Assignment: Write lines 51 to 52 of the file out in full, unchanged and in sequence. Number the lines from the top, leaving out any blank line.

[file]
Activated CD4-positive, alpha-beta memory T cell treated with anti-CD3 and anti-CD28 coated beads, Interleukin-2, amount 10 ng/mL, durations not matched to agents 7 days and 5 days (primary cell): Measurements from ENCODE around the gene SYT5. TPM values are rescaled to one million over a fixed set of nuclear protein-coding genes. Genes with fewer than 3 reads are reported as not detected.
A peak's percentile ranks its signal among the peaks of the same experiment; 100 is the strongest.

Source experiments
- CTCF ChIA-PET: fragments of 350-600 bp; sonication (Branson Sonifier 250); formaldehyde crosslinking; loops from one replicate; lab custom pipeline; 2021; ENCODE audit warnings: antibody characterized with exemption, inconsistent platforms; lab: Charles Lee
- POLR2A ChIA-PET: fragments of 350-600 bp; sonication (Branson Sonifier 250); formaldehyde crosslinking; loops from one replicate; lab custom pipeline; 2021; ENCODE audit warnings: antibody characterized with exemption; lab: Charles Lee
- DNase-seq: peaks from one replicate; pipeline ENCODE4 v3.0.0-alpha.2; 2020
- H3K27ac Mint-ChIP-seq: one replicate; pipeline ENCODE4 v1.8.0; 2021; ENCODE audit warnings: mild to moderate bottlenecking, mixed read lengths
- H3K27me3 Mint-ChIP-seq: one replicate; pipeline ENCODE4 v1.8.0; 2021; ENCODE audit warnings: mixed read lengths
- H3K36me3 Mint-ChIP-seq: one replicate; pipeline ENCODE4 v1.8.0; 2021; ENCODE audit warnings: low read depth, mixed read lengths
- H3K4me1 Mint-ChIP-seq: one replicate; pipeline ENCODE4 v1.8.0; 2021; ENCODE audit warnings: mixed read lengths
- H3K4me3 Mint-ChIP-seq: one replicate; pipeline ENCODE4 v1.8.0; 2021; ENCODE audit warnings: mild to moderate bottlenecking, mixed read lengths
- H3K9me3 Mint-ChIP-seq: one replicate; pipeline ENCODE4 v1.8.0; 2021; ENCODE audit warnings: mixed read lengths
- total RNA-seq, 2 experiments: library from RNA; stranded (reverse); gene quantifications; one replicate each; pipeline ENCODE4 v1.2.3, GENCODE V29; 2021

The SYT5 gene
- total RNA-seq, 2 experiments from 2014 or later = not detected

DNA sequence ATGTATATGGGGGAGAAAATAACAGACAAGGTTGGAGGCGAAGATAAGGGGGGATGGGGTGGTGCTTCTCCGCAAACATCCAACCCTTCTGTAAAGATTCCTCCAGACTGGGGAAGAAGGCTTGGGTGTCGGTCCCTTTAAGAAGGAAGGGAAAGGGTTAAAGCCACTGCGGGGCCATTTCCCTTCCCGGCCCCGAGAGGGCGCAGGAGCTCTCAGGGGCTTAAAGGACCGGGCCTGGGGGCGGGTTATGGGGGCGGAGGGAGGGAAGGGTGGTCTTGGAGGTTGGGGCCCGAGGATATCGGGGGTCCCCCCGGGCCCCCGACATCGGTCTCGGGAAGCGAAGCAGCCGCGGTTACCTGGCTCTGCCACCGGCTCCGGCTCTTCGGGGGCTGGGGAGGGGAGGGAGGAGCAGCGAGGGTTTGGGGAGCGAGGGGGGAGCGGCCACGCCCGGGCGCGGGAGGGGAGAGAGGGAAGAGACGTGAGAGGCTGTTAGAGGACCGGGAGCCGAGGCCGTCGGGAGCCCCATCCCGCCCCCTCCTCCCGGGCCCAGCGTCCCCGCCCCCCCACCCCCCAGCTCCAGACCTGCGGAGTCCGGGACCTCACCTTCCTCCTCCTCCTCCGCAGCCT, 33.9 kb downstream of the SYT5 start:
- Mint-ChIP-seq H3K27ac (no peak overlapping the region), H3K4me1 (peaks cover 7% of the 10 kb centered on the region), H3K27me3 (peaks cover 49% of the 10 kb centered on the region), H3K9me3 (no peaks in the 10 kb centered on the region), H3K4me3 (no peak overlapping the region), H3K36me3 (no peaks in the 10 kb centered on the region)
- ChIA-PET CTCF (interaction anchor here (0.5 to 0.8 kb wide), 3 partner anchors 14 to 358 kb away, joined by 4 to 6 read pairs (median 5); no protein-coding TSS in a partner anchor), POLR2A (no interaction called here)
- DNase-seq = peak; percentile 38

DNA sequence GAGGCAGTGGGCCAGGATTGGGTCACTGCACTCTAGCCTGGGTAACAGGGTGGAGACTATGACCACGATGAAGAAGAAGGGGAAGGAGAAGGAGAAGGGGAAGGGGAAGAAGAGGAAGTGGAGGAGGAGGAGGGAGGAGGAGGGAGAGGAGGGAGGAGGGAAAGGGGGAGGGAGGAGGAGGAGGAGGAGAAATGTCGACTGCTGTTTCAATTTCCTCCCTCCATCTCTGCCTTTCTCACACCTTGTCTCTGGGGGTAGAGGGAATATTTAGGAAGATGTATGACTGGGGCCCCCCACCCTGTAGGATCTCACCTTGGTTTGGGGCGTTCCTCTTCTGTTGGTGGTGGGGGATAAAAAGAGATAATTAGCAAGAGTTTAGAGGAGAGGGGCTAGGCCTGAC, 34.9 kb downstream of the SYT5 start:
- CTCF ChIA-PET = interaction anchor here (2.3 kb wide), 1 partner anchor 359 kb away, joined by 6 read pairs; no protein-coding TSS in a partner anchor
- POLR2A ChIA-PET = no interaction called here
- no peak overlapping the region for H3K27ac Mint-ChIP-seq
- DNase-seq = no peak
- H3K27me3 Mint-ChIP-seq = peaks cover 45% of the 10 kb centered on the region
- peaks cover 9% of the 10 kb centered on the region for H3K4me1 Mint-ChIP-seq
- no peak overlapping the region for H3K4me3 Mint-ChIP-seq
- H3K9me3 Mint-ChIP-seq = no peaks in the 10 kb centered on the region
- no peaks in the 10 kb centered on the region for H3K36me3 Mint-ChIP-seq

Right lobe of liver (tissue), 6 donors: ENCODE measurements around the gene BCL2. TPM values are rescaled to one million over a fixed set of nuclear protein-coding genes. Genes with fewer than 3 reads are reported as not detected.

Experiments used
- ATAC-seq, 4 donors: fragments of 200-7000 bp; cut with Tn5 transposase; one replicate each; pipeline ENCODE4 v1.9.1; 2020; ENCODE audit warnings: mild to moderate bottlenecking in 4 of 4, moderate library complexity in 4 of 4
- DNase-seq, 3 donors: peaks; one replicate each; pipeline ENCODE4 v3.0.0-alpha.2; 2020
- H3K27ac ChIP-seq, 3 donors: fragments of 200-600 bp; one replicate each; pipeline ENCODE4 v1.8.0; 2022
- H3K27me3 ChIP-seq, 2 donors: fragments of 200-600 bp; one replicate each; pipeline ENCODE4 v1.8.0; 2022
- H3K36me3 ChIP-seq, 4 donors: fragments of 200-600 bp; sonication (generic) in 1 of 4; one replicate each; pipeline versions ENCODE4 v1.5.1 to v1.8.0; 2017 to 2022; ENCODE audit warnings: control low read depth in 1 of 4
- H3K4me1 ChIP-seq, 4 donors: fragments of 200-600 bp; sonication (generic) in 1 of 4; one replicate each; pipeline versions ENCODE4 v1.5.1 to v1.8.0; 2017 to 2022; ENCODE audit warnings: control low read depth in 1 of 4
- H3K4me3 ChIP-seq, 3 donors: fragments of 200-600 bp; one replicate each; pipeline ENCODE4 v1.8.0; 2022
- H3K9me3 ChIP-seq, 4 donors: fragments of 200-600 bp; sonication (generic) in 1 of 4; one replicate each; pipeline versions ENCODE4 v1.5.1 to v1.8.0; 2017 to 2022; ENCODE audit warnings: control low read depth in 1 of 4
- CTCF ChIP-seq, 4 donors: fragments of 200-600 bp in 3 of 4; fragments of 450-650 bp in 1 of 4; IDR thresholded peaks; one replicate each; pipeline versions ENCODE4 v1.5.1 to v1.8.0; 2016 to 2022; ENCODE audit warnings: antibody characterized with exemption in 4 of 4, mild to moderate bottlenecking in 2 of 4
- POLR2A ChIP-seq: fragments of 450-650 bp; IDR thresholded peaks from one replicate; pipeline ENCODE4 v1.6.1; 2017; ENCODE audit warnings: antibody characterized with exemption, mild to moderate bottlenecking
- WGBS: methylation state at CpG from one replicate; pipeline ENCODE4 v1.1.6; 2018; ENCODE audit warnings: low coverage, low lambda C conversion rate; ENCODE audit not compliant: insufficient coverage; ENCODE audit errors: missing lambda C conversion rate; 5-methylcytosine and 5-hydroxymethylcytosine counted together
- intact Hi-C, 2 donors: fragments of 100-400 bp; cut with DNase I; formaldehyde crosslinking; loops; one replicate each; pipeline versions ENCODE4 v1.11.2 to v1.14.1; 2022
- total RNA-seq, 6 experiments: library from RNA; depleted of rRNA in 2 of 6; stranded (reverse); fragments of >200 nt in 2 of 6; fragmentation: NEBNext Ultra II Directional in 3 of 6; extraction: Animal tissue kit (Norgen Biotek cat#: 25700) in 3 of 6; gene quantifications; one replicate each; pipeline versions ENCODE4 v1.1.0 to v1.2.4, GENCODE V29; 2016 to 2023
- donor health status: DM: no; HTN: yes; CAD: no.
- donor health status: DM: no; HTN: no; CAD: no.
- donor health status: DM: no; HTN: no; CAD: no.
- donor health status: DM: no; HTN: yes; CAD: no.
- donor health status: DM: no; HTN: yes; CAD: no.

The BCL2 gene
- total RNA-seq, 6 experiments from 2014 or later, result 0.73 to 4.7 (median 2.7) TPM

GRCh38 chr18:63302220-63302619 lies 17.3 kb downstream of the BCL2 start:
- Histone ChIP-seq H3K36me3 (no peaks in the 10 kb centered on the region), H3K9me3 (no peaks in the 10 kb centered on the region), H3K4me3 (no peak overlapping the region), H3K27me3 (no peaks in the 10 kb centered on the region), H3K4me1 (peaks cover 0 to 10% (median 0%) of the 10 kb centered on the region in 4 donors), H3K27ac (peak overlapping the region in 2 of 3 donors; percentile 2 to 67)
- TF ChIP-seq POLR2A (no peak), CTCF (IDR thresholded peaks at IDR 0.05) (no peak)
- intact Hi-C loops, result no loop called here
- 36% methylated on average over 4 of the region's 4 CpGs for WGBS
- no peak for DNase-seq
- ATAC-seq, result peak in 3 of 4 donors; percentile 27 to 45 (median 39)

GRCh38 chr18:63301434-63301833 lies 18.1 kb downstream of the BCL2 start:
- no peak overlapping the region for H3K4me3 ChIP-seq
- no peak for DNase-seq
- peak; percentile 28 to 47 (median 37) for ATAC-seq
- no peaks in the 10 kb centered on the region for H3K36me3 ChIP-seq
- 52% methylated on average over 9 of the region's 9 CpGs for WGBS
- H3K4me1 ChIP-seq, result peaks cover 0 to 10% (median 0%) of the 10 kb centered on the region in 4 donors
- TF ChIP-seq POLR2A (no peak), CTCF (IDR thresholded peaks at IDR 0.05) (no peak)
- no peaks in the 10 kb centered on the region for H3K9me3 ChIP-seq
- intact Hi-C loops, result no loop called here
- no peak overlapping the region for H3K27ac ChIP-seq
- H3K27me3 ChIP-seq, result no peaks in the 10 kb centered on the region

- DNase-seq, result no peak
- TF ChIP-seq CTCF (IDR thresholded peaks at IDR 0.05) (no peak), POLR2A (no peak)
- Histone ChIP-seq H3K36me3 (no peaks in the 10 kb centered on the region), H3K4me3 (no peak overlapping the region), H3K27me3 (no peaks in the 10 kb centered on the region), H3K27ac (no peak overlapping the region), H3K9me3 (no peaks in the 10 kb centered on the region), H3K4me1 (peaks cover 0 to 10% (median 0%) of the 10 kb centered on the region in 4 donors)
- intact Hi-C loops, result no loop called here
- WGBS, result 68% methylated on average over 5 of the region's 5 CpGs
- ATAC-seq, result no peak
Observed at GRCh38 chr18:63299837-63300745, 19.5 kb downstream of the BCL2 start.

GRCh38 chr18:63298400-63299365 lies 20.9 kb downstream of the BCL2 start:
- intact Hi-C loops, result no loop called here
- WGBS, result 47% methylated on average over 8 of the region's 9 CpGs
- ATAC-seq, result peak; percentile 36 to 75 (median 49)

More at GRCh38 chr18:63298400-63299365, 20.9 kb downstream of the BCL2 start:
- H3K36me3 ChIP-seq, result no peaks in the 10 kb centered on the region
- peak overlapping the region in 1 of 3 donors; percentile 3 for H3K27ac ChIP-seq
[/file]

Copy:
- total RNA-seq, 6 experiments from 2014 or later, result 0.73 to 4.7 (median 2.7) TPM

GRCh38 chr18:63302220-63302619 lies 17.3 kb downstream of the BCL2 start: